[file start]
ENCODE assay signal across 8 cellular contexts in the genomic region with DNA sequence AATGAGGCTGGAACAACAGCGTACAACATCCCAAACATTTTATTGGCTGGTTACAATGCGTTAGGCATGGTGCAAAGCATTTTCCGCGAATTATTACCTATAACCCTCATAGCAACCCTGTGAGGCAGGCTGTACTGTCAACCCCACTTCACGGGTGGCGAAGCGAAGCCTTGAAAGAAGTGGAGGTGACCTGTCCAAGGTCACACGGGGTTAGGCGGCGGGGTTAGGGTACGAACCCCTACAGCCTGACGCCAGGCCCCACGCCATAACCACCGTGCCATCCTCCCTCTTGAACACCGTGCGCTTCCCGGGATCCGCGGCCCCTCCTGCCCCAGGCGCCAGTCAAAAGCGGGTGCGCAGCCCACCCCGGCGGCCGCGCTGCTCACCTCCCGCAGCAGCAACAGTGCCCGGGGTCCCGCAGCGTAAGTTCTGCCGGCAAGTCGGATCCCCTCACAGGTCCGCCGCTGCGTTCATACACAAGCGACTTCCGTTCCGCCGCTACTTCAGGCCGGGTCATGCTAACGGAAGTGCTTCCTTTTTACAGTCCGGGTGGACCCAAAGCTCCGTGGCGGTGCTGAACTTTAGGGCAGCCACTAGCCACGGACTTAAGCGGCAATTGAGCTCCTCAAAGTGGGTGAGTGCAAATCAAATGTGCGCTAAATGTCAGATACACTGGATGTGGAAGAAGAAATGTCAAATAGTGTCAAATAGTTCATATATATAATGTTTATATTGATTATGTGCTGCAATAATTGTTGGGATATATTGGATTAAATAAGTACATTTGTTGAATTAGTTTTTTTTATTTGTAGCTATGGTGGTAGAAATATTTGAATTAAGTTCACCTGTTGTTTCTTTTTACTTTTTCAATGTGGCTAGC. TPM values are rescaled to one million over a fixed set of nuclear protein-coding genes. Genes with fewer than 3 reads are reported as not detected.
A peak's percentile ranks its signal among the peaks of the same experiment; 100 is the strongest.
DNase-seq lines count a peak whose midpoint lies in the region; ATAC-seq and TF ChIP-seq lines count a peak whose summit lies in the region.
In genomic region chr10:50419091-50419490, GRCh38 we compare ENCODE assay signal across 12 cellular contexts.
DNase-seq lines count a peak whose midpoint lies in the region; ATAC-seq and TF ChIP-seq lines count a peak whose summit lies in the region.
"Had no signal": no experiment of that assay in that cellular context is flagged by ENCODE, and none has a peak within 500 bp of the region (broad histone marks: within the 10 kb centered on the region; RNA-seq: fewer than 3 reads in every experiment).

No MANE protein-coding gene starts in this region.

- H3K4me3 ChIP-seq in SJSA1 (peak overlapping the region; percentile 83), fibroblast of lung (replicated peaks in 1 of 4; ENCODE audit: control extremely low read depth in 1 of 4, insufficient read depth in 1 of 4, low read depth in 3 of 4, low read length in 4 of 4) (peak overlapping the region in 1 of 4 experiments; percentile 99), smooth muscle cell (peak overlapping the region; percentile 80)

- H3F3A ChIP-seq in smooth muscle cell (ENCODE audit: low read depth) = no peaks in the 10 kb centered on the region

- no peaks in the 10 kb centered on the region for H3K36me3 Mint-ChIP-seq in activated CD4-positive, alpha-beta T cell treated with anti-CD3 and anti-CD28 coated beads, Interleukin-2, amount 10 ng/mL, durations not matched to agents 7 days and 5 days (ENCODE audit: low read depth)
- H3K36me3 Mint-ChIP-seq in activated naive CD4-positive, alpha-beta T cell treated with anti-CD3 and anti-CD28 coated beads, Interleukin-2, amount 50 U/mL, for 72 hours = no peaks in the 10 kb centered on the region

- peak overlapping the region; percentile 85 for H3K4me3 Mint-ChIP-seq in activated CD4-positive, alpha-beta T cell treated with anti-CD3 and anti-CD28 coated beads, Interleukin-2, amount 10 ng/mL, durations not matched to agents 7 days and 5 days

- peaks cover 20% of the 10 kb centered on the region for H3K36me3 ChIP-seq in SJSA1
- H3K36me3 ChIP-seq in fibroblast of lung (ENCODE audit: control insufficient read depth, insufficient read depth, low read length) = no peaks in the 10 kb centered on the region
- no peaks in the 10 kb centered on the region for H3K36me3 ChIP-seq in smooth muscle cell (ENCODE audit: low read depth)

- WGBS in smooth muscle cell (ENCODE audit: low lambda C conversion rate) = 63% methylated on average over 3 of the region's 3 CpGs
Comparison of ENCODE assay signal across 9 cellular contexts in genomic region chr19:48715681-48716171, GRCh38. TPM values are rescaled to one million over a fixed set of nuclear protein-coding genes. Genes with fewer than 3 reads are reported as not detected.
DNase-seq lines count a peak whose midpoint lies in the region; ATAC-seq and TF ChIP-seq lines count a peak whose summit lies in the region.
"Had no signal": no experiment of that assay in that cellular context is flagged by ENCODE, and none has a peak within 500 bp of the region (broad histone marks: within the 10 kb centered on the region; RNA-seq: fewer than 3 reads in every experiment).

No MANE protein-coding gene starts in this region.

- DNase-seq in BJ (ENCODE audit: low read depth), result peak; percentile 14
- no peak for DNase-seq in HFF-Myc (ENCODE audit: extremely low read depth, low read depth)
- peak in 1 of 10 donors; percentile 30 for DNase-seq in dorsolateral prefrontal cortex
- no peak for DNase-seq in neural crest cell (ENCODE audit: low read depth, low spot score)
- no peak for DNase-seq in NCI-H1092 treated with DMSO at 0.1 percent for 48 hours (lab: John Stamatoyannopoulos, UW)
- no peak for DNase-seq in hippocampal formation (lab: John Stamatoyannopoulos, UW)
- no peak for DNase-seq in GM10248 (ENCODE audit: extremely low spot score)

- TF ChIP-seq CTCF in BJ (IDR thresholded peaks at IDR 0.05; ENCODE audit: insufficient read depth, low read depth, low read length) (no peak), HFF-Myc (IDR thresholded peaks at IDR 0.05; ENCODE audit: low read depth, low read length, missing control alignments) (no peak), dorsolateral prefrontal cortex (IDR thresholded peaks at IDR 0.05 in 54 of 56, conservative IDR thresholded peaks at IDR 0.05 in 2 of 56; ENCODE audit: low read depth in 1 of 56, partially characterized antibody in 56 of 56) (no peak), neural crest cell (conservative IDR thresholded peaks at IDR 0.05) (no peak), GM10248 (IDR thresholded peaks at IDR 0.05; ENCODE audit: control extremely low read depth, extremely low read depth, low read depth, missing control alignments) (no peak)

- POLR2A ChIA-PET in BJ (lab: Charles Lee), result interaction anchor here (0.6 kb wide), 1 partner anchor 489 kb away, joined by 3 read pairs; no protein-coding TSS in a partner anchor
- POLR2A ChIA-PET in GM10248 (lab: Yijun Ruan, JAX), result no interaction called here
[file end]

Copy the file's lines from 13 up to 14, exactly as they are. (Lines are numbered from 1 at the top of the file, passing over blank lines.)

- peaks cover 20% of the 10 kb centered on the region for H3K36me3 ChIP-seq in SJSA1
- H3K36me3 ChIP-seq in fibroblast of lung (ENCODE audit: control insufficient read depth, insufficient read depth, low read length) = no peaks in the 10 kb centered on the region